Sustainable investment is undoubtedly on the rise. According to the US Social Investment Forum, ESG integration by institutional investors increased by 60% between 2012 and 2014, with around $22 trillion held today in sustainable strategies. Furthermore, a CFA survey in 2015 revealed that 75% of analysts now consider ESG information in their investment analysis.
Coinciding with this shift, corporate disclosure of sustainability information has evolved in important ways. Even twenty years ago, there were very few benchmarks or measurements for issues such as human rights, greenhouse gas emissions, or anti-corruption practices. In was only in 2002 that the Global Reporting Initiative (GRI) began to develop such indicators. Almost a decade later in 2011, around 20 percent of S&P 500 companies used GRI indicators. Today, over 80 percent of those companies are doing so, and more than half of these reports are third-party certified.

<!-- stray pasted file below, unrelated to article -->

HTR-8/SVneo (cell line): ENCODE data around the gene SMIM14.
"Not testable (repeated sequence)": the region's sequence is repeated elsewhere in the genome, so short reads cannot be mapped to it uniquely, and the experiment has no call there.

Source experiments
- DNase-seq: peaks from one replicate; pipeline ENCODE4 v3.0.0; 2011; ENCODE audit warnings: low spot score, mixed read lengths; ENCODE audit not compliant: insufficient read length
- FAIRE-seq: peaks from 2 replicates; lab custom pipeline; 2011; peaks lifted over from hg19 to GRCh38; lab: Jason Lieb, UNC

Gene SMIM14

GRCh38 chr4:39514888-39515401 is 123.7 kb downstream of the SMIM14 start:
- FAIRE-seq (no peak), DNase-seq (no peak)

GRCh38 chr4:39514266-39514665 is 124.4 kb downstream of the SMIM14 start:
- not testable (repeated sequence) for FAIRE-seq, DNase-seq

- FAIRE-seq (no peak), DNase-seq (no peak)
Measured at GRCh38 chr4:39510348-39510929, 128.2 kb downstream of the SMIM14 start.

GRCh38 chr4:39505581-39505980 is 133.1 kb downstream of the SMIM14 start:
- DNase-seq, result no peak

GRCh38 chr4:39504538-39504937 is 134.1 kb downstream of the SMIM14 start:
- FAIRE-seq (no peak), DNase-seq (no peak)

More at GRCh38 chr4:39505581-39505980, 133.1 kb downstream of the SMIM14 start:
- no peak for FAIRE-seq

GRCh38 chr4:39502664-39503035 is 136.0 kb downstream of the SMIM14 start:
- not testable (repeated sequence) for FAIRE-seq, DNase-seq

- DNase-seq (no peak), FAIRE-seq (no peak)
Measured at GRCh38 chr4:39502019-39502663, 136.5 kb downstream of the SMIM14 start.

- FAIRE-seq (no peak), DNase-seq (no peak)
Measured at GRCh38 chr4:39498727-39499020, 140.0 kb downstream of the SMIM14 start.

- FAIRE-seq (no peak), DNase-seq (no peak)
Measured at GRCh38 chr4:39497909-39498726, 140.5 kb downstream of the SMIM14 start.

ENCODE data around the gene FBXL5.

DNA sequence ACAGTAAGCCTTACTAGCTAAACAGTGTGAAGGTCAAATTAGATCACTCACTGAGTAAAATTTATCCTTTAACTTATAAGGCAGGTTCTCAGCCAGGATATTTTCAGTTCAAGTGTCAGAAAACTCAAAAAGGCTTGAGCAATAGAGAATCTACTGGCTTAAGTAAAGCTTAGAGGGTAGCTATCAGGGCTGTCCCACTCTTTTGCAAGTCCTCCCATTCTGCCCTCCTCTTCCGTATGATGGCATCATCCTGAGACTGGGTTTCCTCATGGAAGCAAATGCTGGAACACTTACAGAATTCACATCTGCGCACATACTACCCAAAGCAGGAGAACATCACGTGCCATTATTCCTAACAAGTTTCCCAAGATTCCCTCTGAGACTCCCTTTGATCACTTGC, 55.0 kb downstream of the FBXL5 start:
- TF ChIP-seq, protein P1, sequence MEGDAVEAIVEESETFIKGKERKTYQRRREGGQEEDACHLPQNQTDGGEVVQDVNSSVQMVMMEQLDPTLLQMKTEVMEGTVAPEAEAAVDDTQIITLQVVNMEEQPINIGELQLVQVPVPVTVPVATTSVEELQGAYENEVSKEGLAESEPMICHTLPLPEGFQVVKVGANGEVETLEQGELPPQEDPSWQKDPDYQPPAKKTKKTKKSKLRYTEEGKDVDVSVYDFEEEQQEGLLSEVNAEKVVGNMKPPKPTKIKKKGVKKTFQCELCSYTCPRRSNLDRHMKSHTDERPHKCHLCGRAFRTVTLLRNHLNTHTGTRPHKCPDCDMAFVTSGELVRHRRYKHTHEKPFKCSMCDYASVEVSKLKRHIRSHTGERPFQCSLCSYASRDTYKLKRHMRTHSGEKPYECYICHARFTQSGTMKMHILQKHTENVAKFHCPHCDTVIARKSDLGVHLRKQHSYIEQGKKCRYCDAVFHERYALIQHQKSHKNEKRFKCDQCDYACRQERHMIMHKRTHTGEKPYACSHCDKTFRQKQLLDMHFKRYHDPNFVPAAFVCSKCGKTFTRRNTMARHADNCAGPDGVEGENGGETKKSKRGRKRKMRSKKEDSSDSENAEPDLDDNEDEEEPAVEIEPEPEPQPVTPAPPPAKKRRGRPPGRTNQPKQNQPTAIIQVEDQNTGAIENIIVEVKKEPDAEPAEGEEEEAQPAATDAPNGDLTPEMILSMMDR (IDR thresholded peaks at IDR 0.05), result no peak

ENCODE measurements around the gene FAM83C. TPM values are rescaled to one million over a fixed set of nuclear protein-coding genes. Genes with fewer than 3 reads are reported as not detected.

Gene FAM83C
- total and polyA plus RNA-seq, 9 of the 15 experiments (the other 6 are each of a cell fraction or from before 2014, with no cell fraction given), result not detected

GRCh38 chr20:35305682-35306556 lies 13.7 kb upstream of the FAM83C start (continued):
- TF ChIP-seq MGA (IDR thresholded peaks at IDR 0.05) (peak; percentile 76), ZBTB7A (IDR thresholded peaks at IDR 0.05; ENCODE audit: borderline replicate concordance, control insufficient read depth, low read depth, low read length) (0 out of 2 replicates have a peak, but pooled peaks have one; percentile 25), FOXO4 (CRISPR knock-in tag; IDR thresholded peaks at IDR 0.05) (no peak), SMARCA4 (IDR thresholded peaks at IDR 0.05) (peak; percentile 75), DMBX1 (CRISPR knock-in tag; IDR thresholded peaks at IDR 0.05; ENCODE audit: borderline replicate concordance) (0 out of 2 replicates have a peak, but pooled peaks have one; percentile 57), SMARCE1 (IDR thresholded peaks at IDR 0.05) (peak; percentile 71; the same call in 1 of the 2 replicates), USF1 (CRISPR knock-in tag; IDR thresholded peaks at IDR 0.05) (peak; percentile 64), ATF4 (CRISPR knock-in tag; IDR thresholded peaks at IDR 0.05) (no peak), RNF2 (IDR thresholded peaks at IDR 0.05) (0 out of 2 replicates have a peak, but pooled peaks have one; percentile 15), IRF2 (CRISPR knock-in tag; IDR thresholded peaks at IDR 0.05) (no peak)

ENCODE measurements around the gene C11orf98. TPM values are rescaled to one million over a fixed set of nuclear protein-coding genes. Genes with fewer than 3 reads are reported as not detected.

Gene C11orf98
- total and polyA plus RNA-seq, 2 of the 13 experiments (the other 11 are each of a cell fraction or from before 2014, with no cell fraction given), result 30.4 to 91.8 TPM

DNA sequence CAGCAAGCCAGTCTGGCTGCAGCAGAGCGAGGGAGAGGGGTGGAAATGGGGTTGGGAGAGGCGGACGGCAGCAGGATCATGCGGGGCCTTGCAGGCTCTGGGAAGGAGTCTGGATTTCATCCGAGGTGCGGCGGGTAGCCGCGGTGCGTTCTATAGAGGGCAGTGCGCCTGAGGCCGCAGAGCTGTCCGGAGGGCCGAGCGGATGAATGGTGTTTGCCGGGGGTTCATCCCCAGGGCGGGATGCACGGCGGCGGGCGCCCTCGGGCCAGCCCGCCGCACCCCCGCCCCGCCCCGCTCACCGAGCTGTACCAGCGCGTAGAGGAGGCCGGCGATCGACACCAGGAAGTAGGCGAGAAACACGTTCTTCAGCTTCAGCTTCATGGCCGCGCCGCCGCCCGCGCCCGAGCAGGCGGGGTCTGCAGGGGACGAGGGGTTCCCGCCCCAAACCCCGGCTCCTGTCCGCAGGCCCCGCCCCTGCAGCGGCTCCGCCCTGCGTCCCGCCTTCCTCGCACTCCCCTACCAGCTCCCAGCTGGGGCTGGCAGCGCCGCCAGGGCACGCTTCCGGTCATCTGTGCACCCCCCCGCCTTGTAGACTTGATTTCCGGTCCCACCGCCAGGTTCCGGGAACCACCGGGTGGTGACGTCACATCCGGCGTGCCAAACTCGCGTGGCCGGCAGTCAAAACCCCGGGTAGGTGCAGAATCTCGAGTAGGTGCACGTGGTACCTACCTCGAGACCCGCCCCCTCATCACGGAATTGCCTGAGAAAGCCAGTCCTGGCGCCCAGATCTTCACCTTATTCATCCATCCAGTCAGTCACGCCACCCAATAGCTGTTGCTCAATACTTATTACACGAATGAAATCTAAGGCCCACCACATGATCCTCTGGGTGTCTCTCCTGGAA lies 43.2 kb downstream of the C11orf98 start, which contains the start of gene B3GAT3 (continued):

More recently, progress has been made in bringing non-financial and financial reporting closer together through the important work of the International Integrated Reporting Council (IIRC), and the U.S. based Sustainability Accounting Standards Board (SASB). The past two years in particular have seen the rapid construction of new infrastructure for ESG data, with a dozen stock exchanges now requiring ESG disclosure and many more offering new guidance. The data architecture for sustainability information is growing all the time, despite political headwinds and current global uncertainties. According to the New York based Global Initiative for Sustainability Reporting (GISR), there are now over 120 ratings organizations offering more than 600 products. And while there are still many issues around data quality, the pipelines are open and flowing, and continuously delivering better and more accurate information.